# Computational complexity of solving Sylvester equation

In my case I assume $$A,B,C,X \in \mathbb{C}^{n \times n}$$ are $$n \times n$$ square matrices. The Sylvester equation (Wikipedia) is $$A X + B X = C$$ and given $$A,B,C$$ we want to solve for $$X \in \mathbb{C}^{n \times n}$$.

The theoretical and naive approach for solving it is to use Kronecker product $$A \otimes B = (a_{i,j} B) \in \mathbb{C}^{n^2 \times n^2}$$ and write the Sylvester equations as a set of linear equation by casting $$X$$ as a vector. Denote by $$\operatorname{vec}(X)$$ the operation of taking the columns of $$X$$ and stacking them vertically so to create a $$n^2$$ column vector. Then an equivalent equation to the Sylvester equation is $$(I \otimes A + B^T \otimes I) \operatorname{vec}(X) = \operatorname{vec}(C) .$$ The computational complexity of solving it is $$o(m^3) = o\left( (n^2)^3 \right) = o(n^6)$$. If one uses Gauss elimination to a upper-triangular form and then backward substitutions, with $$m = n^2$$, then: $$\frac{2 m^3 + 3 m^2 - 5 m}{6} + \frac{m^2 + m}{2} = \frac{2m^3 + 6 m^2 - 2m}{6} \mbox{ MACS}$$ and $$m + (m-1)$$ divisions (here $$m = n^2$$). MACs are multiplication, addition and accumulation action, each takes $$o(1)$$. This is very expansive in terms of computation time.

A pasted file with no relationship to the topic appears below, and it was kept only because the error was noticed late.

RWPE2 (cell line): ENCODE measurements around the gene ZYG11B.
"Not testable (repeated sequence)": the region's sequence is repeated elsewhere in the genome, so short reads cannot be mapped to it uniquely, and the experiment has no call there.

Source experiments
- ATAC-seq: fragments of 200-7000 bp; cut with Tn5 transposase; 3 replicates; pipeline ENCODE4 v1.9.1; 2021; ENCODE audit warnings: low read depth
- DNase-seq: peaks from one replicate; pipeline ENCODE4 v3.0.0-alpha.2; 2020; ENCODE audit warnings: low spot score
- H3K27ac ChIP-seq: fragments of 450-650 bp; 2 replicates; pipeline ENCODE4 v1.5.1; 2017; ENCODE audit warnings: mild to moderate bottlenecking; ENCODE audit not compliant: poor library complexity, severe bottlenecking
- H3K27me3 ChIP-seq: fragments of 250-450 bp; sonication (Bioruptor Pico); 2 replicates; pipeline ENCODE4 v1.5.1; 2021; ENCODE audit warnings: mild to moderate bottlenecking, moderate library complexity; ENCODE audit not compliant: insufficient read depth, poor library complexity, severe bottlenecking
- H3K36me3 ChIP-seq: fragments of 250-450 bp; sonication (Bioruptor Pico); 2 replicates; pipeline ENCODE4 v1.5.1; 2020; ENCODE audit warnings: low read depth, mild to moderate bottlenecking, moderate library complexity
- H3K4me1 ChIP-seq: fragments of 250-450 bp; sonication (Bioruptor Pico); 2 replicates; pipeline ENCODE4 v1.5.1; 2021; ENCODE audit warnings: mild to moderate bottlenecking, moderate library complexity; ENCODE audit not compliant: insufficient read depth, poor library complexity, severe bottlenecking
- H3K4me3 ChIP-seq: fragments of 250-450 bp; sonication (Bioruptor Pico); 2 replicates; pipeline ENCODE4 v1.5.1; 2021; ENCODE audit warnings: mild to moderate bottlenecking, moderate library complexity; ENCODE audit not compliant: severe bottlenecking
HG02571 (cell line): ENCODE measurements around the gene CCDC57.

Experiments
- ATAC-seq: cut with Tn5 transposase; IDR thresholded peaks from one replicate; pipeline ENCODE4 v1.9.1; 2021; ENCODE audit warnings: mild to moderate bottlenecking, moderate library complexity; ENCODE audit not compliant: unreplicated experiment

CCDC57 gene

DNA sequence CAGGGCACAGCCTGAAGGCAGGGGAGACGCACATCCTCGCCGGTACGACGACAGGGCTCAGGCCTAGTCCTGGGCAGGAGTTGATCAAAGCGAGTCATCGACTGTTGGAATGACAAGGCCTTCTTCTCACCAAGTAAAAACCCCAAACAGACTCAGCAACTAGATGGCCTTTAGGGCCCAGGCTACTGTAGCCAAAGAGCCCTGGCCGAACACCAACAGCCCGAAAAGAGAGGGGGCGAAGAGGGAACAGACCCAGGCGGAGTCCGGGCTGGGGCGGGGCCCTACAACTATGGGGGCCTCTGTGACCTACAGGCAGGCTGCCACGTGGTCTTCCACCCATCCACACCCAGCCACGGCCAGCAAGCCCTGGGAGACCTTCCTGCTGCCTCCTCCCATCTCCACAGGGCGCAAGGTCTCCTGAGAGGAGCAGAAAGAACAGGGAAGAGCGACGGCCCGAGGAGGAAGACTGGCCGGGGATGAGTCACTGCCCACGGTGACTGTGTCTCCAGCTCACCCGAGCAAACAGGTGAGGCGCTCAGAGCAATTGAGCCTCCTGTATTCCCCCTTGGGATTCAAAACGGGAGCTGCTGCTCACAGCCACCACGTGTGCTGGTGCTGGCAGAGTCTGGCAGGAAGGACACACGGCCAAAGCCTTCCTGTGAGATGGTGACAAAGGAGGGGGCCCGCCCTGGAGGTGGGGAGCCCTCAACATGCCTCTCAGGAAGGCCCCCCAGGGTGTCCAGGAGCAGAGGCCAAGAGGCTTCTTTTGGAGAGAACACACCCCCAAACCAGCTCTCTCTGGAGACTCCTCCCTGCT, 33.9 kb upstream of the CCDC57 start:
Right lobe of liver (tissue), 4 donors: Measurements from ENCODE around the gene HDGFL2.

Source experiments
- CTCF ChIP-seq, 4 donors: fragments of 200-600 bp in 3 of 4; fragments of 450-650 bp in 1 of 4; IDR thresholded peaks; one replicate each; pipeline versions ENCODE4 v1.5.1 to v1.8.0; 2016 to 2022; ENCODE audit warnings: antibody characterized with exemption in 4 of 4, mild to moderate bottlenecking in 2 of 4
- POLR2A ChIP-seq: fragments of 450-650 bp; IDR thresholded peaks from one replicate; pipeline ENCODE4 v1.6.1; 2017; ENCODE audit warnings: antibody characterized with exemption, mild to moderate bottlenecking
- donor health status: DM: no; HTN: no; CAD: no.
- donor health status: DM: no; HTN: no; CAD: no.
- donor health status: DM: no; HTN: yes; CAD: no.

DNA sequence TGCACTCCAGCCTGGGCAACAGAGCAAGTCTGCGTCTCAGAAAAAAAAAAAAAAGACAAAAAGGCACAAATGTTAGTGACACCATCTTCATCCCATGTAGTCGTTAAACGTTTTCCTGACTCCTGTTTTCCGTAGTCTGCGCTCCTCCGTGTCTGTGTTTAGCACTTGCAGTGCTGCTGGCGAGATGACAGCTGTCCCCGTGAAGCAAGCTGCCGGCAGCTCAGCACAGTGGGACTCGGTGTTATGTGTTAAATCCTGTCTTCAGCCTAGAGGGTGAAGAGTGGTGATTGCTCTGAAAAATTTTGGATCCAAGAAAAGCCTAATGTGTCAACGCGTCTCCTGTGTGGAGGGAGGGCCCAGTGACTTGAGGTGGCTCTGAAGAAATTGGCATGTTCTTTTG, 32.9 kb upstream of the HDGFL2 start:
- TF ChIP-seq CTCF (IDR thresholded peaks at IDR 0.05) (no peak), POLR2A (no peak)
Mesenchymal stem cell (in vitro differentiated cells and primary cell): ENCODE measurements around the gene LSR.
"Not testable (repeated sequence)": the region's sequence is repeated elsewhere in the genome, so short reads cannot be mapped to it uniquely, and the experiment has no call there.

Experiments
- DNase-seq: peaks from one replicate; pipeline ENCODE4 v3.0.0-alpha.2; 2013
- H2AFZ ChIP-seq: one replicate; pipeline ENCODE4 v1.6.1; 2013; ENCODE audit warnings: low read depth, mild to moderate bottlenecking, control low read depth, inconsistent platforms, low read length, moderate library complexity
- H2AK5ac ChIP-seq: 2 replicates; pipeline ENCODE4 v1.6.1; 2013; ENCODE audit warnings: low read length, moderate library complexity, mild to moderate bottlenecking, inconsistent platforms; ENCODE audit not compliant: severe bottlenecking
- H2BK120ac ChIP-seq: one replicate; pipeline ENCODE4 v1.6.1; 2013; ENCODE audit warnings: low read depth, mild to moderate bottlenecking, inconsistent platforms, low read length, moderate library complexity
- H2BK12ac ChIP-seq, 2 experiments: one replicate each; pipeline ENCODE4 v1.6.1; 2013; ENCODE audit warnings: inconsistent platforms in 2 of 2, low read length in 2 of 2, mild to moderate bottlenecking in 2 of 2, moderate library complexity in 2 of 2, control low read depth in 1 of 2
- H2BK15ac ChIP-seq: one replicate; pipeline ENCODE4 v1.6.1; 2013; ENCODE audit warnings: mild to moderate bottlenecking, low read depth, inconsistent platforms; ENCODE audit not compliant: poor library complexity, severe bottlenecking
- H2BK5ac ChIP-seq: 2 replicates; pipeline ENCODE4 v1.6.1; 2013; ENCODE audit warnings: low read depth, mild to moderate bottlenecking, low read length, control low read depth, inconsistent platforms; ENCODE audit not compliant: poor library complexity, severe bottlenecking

I guess there are more efficient algorithms to solve the Sylvester equation. I use the Python's SciPy function of $$\texttt{solve_sylvester}$$. According to SciPy reference:

Computes a solution to the Sylvester matrix equation via the Bartels- Stewart algorithm. The A and B matrices first undergo Schur decompositions. The resulting matrices are used to construct an alternative Sylvester equation (RY + YS^T = F) where the R and S matrices are in quasi-triangular form (or, when R, S or F are complex, triangular form). The simplified equation is then solved using *TRSYL from LAPACK directly.

The question is what is the computational complexity of solving Sylvester equation used by Python using Schur decomposition and the *TRSYL algorithm? Is it still $$o(n^6)$$ or is it $$o(20n^3)$$ (when $$m=n$$) as written here? Is there a more exact expression? If possible I would like to separate multiplication and addition operations (MACs) from division and inversion operations in the counting.

Using the QR algorithm, the real Schur decompositions in step 1 require approximately $$10(m^{3}+n^{3})$$ flops, so that the overall computational cost is $$10(m^{3}+n^{3})+2.5(mn^{2}+nm^{2})$$ and when $$m=n$$, the cost is $$25 n^3$$. This is quite expensive but far better than the naive $$o((n^2)^3) = o(n^6)$$.